Category Archives: W.C. Fields

Memoirs and Icons

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If a person writes about their own life, I don’t know what the difference is between it being called a “memoir” or being called an “autobiography.”   It used to be that if someone wrote about their life it was considered an autobiography.   In recent years the term “memoir” is being heard more often.  Memoir is perhaps a broader term in that it can be more than just a person writing about his/her own life and experiences – memoir can also refer to someone writing about his/her life experiences in regard to their relationship to another person and in most cases, a famous person.

I saw the 2011 movie “My Week with Marilyn” recently.  It’s based upon the book The Prince, the Showgirl and Me written by Colin Clark, a British man, who, when he was 23, worked on the set of the 1956 film starring Marilyn Monroe and Laurence Olivier “The Prince and the Showgirl.”  The book The Prince, the Showgirl and Me was published in the mid 1990s and is based on the diary Clark wrote during the time he worked on the film.  What is interesting is a few years later Clark also published another memoir that details nine days during the filming where he spent concentrated time with Ms. Monroe.

The film “My Week with Marilyn” is pretty good.  It’s alternately humorous and yet sad, and depicts aspects of Marilyn Monroe that are closer to the bone than what’s been portrayed before.  Actress Michele Williams does a terrific job of capturing the persona of Marilyn Monroe, that’s for sure.

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This memoir about Marilyn Monroe called to mind another film also based upon a memoir written about a famous person entitled “W.C. Fields and Me.”  Released in 1976, the film is based on the memoir written by Carlotta Monti in 1973.  Carolotta was Field’s girlfriend and lived with him for 14 years.  The film stars actors Rod Steiger as Fields and Valerie Perrine as Carlotta.  I remember liking this film and have now discovered it’s never been released as a DVD.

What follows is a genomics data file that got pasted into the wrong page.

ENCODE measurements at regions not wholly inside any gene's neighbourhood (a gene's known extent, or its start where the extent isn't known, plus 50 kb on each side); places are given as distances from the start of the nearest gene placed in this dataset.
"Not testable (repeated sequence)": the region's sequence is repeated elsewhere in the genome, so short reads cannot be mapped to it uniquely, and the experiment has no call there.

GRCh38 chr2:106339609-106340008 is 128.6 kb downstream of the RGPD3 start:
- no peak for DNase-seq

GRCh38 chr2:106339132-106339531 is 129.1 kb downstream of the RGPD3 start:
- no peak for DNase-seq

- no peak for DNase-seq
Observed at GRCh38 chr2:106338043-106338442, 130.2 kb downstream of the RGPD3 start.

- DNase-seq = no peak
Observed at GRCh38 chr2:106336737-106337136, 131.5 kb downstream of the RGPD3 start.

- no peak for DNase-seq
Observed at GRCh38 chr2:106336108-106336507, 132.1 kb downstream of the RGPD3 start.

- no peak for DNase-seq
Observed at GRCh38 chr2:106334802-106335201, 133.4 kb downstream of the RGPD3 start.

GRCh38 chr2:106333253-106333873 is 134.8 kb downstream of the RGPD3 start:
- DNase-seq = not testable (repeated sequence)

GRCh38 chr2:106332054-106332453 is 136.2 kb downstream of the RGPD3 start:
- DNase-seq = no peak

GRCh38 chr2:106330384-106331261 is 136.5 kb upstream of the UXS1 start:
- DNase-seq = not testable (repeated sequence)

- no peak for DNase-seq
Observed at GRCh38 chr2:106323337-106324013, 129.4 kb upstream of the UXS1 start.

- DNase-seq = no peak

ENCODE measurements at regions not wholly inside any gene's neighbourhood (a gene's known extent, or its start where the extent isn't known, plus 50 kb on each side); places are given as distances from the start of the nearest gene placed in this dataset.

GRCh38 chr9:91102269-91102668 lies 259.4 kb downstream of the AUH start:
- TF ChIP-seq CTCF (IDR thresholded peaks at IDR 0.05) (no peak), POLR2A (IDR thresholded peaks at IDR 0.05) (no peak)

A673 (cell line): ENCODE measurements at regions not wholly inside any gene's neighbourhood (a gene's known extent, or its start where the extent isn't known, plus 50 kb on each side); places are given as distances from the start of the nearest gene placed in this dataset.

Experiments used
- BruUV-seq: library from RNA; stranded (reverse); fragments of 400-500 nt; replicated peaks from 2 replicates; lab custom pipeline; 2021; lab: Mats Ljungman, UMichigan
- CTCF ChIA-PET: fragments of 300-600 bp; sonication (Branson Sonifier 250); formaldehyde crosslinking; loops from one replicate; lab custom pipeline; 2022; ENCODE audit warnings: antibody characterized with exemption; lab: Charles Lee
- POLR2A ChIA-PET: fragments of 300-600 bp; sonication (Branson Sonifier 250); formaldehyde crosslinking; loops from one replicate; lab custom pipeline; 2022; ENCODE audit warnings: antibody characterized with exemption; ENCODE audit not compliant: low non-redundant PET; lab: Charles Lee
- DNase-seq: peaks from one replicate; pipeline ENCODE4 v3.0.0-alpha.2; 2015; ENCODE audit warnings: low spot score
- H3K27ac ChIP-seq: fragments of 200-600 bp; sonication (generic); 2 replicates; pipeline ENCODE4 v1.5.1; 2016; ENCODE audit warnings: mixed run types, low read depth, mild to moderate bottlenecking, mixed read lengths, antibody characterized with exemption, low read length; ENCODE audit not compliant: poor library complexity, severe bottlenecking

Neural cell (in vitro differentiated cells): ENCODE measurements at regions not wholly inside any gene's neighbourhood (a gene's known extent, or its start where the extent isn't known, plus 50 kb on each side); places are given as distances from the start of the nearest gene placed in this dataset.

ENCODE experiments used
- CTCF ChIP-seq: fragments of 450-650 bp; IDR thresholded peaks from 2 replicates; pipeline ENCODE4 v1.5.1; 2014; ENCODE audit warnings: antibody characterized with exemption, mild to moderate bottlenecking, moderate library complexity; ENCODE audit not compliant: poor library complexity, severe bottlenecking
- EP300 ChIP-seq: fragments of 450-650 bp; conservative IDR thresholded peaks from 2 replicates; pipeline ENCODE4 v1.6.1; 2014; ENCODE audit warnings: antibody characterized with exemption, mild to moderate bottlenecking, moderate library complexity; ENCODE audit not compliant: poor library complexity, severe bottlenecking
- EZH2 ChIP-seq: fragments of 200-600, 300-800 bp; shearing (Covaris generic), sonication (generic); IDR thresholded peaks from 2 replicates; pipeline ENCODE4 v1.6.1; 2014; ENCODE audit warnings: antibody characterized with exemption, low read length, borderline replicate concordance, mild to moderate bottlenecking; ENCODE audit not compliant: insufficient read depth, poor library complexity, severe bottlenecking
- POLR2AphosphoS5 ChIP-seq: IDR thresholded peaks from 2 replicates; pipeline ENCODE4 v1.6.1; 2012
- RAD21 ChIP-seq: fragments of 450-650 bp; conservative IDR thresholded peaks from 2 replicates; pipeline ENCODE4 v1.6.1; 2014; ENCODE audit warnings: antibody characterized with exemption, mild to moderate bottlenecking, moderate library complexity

Of course, when it’s an icon being written about there is interest built into the memoir right from the start.  Have you ever wondered about the person who writes the memoir and publishes it – is he or she just cashing in on the other person’s fame?  If the person being written about has died along with other people who knew the situation being written about, how does the reader or film viewer know that what is being depicted really occurred?  I read, for instance, that only one incident from Carlotta’s memoir about W.C. Field was actually portrayed in the film.  Most of the incidents reflected in the film never actually happened.

Regarding the time frame for each of these memoirs, Clark’s memoir about Marilyn Monroe was published about 40 years after the event.  Similarly, Carlotta Monti’s memoir about W.C. Fields was written nearly 30 years after his death.   Marilyn Monroe is undoubtedly a larger more iconic personality of these two – someone recently commented that many young people today don’t know who W.C. Fields is and have little knowledge of his comedic talent or his films.

Addendum:  When I searched recently the Internet Movie Database (imdb.com), the keyword “memoir” only listed 20 films.  This makes me think that yes, the term “memoir” is, in fact, of more recent vintage.

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